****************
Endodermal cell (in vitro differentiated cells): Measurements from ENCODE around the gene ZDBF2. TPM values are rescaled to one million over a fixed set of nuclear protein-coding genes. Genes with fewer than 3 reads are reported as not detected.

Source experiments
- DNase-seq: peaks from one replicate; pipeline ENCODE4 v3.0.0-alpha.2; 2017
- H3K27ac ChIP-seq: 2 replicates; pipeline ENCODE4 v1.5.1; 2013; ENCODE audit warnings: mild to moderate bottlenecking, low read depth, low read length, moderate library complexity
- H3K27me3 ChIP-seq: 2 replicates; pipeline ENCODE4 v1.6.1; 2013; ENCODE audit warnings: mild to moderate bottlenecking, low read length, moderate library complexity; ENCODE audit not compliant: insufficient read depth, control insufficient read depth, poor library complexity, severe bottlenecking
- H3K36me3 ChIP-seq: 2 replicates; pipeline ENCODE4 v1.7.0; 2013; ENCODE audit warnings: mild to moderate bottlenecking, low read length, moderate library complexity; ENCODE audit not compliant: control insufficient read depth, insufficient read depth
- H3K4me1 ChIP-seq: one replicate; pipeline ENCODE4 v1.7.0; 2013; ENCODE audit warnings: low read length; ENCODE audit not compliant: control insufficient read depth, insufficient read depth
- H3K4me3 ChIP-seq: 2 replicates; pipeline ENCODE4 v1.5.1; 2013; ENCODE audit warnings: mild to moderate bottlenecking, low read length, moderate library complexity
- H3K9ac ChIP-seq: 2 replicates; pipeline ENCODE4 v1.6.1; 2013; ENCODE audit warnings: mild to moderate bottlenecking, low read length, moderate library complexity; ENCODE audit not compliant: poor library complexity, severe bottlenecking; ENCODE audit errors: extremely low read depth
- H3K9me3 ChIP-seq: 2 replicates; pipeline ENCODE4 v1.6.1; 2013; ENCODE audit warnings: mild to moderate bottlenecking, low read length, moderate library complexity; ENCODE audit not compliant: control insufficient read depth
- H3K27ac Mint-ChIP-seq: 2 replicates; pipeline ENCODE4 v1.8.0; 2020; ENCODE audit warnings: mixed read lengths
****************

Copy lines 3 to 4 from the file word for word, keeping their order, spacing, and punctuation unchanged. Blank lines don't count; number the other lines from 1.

- DNase-seq: peaks from one replicate; pipeline ENCODE4 v3.0.0-alpha.2; 2017
- H3K27ac ChIP-seq: 2 replicates; pipeline ENCODE4 v1.5.1; 2013; ENCODE audit warnings: mild to moderate bottlenecking, low read depth, low read length, moderate library complexity